This week we read a paper titled Surveillance and Capture: Two Models of Privacy by Philip Agre.
When I first started reading this article, I didn’t look at its publication date, but very soon started wondering. The article discussed two frameworks – the surveillance and capture models – and I at first had trouble understanding capture the way he was describing it. When I saw the date, I realized this is because he was trying to describe something that, although ubiquitous today, didn’t exist fully then and there wasn’t a standard language to describe it. There were many interesting and thought-provoking (although extremely obtuse and dense) parts of this article, but I’ll share my reactions to a couple in particular:
“But these systems all participate in a trade-off that goes to the core of computing: a computer – at least as computers are currently understood – can compute only with what it captures; so the less a system captures, the less functionality it can provide to its users.” (p.113)
I used to do public policy research, which involved designing and running large-scale studies to evaluate programs and policies related to education and youth violence prevention. We relied on large administrative datasets from the police department and the public school system. My colleagues and I used to talk about how our jobs didn’t exist when we were in college and they were only made possible by the rise of “big data” and isn’t that amazing?! But we also talked about challenges in measuring life outcomes in this way because there is so much that the data don’t include about a place or a person. Sometimes I wondered if we were measuring reality or just the reality that someone else had made available to us. Agre acknowledges this by pointing out that the capture system is a “correspondence” between reality and how we choose to represent it, something I feel isn’t talked about in the data science community enough.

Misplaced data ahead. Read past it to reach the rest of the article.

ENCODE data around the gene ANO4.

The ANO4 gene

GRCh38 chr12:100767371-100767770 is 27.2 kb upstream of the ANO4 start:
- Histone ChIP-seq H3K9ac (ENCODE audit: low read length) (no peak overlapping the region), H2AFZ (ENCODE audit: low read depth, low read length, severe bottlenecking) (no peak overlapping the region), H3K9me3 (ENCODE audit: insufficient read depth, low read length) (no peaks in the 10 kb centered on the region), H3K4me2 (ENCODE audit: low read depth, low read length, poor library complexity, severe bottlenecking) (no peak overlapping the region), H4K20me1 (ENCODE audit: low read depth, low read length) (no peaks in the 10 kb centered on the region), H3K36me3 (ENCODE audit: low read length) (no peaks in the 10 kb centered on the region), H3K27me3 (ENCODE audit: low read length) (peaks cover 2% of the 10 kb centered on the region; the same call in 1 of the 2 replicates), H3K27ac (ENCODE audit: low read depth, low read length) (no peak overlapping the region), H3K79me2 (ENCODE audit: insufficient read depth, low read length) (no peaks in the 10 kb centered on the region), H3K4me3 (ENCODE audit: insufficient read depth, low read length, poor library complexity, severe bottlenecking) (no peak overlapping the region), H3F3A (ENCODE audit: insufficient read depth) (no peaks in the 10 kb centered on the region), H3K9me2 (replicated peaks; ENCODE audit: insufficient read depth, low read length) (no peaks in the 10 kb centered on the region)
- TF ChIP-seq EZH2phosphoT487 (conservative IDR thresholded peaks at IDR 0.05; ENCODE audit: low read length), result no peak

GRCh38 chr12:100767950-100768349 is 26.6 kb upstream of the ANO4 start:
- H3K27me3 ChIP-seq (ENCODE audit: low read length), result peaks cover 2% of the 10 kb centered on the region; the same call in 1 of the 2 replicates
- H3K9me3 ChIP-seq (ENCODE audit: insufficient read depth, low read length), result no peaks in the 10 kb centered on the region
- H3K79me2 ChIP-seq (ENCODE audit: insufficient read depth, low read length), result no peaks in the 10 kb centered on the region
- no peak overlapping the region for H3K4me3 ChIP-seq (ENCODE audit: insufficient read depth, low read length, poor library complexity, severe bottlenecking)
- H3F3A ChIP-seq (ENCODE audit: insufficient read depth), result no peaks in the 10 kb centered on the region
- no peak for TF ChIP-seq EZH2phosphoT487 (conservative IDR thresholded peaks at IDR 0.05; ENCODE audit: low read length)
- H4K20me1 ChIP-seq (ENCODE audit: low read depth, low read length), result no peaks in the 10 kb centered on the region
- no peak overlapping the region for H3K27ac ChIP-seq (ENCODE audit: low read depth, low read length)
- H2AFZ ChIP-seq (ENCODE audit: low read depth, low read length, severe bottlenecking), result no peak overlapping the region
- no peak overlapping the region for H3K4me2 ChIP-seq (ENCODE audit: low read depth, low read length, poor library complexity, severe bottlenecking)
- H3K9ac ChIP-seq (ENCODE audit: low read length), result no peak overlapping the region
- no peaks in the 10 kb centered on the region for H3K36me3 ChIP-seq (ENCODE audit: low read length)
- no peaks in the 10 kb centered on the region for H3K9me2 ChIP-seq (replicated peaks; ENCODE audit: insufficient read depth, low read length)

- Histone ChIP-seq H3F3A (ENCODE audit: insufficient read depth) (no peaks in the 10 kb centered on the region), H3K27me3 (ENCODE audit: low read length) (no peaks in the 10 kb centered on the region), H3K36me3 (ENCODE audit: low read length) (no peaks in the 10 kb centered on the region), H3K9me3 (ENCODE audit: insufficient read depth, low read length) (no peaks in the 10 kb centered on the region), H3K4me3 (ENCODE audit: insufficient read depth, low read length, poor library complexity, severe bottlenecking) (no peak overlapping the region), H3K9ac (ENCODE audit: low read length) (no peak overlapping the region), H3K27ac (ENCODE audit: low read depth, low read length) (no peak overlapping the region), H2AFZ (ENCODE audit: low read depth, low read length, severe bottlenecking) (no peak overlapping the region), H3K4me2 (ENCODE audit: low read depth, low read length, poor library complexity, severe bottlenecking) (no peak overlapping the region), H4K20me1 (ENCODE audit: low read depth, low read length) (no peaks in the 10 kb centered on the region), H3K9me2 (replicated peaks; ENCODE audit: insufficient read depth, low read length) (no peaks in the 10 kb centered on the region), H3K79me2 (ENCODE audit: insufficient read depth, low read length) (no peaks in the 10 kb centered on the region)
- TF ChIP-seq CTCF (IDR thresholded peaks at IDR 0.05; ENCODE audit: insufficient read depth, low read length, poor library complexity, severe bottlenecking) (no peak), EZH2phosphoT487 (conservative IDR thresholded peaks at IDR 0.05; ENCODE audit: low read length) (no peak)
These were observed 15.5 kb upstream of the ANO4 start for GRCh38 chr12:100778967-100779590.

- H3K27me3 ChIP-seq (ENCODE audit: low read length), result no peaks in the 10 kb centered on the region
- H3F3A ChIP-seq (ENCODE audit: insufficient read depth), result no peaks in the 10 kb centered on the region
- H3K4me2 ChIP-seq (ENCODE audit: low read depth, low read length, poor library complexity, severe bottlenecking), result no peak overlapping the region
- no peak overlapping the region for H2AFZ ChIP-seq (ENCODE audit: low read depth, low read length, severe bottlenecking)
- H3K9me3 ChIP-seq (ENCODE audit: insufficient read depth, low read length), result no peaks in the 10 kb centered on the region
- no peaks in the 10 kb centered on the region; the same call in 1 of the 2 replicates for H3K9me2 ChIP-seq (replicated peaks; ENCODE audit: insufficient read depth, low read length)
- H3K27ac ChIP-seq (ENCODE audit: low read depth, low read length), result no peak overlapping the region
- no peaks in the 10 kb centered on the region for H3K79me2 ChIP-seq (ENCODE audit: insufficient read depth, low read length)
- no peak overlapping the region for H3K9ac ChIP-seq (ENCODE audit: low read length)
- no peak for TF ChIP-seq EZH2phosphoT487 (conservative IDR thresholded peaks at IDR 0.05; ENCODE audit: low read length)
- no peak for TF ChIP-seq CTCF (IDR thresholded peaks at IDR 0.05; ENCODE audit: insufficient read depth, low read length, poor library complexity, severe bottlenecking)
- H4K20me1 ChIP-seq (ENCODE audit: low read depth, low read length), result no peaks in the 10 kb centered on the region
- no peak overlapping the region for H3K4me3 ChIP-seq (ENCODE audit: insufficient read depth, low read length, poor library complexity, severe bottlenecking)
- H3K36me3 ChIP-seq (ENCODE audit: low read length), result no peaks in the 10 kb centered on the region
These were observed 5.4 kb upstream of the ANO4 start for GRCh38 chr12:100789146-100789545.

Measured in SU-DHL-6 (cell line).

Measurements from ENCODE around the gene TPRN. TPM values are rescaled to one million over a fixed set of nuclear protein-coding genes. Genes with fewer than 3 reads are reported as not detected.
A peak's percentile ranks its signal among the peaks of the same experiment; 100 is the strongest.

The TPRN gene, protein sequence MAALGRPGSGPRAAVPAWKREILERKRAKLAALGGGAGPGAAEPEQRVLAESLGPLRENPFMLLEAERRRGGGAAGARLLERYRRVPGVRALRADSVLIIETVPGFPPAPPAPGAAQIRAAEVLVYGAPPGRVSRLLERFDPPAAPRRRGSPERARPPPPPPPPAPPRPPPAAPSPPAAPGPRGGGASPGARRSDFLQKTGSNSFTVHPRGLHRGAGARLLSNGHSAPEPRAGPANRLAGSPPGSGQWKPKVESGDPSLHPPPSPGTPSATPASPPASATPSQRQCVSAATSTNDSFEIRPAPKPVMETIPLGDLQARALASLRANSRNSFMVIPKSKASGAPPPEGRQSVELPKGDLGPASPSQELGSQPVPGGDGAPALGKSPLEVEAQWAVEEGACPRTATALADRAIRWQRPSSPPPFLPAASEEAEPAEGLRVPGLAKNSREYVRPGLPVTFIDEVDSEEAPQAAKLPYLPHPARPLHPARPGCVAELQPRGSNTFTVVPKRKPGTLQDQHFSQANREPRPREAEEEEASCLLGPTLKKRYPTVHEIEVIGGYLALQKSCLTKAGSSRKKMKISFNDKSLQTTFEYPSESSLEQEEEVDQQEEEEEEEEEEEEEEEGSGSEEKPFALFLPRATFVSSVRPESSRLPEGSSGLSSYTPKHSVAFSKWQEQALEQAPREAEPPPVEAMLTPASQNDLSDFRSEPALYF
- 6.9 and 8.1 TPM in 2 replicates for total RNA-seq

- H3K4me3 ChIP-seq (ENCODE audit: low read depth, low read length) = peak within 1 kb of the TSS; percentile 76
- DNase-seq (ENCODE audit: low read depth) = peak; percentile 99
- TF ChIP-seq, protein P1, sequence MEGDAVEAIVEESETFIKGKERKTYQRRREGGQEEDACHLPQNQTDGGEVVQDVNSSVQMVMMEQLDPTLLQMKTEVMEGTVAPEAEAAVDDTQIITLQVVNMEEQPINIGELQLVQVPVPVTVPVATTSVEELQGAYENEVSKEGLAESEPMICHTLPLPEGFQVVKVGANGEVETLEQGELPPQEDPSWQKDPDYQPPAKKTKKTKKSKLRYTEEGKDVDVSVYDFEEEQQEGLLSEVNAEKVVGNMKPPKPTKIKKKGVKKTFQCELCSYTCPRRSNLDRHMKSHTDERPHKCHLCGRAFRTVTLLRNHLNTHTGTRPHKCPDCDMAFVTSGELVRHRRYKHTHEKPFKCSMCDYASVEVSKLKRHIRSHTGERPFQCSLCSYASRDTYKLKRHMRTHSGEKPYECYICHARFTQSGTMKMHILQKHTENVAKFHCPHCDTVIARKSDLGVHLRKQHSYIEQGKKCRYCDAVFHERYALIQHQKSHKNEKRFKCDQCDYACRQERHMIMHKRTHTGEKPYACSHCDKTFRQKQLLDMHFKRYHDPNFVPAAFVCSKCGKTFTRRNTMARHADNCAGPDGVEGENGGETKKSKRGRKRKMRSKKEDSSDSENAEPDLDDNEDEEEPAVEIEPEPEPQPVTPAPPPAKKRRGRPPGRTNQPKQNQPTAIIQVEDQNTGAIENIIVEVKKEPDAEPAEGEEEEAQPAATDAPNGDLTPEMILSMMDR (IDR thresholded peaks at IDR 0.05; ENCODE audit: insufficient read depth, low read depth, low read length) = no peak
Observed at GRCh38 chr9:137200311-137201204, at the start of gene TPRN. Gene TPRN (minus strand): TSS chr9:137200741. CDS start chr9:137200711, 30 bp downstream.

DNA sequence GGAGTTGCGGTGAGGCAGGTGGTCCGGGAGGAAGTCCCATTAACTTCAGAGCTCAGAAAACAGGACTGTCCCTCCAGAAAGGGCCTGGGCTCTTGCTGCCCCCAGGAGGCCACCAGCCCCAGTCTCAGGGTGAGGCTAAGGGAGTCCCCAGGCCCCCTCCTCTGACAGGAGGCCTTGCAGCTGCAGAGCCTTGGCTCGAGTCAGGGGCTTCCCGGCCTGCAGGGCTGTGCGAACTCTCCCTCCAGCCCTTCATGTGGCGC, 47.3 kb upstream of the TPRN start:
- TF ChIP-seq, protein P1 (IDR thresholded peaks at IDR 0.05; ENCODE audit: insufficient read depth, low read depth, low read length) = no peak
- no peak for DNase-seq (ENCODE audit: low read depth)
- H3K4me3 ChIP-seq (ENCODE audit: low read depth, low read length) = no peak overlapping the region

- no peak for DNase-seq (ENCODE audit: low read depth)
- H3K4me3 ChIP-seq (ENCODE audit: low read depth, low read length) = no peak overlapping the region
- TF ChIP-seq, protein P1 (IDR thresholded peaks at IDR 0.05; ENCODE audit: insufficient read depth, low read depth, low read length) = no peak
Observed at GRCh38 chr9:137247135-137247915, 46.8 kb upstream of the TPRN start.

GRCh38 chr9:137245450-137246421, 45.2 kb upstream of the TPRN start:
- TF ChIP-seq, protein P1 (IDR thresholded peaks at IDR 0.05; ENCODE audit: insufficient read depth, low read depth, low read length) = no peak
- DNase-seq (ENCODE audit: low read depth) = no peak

“The result is a generalized acceleration of economic activity whose social benefits in terms of productive efficiency are clear enough, but whose social costs ought to be a matter of concern.” (p.122)
I was disappointed that he ended by talking about political economy implications and didn’t go into the deeper social concerns he alludes to here (although such a shift in capital generation was probably exciting and groundbreaking at the time!). It is frustrating to read this now and see that leading experts in this field understood the dangerous social implications of data systems at such an early stage. Earlier in the article, he describes electronic capture actions taking on a “performative quality” when there is an audience, which sounded like a very boring and long-winded way of describing how people use Instagram today. As I read this, I started to worry that we are close to the dystopia that he describes, but with a slight twist because in this current version we need to be surveilled because we are surveilling and capturing ourselves.